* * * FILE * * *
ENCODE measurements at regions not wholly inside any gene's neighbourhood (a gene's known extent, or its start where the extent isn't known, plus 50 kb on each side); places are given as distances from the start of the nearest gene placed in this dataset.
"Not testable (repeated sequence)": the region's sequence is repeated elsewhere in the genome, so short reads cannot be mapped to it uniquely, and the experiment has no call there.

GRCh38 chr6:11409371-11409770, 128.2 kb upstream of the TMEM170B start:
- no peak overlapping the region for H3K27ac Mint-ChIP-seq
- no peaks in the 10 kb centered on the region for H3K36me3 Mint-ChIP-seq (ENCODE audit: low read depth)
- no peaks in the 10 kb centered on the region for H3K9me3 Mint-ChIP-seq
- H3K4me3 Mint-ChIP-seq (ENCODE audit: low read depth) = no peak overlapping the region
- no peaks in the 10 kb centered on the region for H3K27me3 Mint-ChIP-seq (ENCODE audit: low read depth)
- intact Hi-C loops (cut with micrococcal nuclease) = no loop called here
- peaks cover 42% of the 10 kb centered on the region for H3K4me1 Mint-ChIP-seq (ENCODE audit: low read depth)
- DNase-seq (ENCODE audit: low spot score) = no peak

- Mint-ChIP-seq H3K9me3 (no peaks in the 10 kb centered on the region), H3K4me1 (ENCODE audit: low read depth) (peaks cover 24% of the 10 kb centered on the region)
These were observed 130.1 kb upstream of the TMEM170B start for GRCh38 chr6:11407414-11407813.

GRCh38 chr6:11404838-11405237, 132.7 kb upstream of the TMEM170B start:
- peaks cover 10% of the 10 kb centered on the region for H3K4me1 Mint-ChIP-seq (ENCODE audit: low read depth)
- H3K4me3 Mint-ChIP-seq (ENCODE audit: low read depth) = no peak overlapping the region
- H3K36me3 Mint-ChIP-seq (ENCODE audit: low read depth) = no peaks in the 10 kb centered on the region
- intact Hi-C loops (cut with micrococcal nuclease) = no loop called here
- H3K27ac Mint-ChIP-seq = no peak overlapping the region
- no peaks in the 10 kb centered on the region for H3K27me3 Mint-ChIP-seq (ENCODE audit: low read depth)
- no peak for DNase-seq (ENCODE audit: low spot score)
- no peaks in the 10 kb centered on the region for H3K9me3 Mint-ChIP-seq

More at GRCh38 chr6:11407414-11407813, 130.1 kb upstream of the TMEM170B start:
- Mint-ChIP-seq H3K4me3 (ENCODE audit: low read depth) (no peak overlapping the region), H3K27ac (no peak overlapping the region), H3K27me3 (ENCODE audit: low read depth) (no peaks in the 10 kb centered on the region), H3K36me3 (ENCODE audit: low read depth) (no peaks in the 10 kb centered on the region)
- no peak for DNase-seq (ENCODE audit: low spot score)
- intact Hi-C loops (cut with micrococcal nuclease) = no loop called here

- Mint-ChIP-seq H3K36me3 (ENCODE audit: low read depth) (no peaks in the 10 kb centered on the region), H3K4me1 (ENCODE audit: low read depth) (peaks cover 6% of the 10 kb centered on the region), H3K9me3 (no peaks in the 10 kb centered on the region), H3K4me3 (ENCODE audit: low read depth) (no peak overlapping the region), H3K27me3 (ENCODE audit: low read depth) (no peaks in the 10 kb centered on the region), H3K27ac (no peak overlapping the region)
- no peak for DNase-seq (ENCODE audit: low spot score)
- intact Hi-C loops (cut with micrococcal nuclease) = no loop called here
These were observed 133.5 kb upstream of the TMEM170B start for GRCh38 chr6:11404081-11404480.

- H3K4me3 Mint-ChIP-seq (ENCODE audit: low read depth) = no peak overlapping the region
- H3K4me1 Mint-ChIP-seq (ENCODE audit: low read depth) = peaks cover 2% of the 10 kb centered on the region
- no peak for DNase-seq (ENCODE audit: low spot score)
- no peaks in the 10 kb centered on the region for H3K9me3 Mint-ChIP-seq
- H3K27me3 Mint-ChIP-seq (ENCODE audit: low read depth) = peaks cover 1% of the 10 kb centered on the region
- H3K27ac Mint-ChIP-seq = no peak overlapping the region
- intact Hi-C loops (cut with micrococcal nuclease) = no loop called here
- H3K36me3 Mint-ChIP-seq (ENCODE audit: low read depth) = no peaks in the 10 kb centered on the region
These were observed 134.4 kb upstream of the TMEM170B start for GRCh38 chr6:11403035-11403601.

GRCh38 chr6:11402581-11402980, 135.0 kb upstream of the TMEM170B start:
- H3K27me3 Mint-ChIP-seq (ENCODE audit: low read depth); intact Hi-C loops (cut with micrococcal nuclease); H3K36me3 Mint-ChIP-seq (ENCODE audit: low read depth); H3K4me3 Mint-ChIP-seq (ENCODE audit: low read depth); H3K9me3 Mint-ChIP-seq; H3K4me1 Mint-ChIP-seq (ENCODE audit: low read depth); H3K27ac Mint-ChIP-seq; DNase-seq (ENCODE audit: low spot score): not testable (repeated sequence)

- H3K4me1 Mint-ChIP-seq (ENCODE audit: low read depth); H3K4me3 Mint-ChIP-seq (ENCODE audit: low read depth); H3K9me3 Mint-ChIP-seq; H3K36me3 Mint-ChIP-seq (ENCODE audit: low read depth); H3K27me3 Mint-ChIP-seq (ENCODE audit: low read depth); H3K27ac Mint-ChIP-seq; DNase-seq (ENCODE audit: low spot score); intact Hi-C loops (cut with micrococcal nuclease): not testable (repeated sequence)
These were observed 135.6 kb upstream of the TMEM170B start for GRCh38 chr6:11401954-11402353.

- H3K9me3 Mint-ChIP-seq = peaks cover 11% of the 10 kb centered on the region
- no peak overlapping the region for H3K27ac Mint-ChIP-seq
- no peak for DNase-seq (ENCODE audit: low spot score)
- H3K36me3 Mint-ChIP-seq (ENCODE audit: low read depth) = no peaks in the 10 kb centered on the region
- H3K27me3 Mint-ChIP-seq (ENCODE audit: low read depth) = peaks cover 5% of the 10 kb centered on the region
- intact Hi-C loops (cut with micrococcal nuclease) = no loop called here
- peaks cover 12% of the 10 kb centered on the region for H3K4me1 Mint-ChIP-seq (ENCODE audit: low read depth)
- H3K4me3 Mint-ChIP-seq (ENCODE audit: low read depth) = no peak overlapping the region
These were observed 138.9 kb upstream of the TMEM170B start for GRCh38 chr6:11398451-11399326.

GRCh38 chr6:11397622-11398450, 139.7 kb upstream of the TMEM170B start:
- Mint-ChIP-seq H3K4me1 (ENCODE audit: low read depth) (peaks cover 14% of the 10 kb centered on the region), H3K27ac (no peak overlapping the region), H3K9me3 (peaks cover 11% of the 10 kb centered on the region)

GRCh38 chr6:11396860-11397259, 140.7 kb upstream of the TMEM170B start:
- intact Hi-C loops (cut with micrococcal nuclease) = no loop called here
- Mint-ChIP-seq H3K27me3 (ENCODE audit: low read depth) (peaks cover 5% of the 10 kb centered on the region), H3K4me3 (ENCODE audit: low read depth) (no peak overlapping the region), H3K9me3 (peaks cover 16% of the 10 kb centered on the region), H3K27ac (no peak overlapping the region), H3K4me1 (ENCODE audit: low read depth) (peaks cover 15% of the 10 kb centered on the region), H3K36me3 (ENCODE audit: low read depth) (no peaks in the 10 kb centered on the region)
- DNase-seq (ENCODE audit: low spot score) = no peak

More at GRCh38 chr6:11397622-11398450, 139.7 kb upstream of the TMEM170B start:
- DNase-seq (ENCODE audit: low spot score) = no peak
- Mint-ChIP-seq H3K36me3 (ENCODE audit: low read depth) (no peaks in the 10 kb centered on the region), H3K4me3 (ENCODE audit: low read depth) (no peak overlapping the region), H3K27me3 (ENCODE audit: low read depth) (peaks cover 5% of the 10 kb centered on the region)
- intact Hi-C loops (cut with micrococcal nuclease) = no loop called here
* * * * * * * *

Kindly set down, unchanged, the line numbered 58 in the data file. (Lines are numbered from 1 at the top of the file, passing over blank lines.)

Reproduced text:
- DNase-seq (ENCODE audit: low spot score) = no peak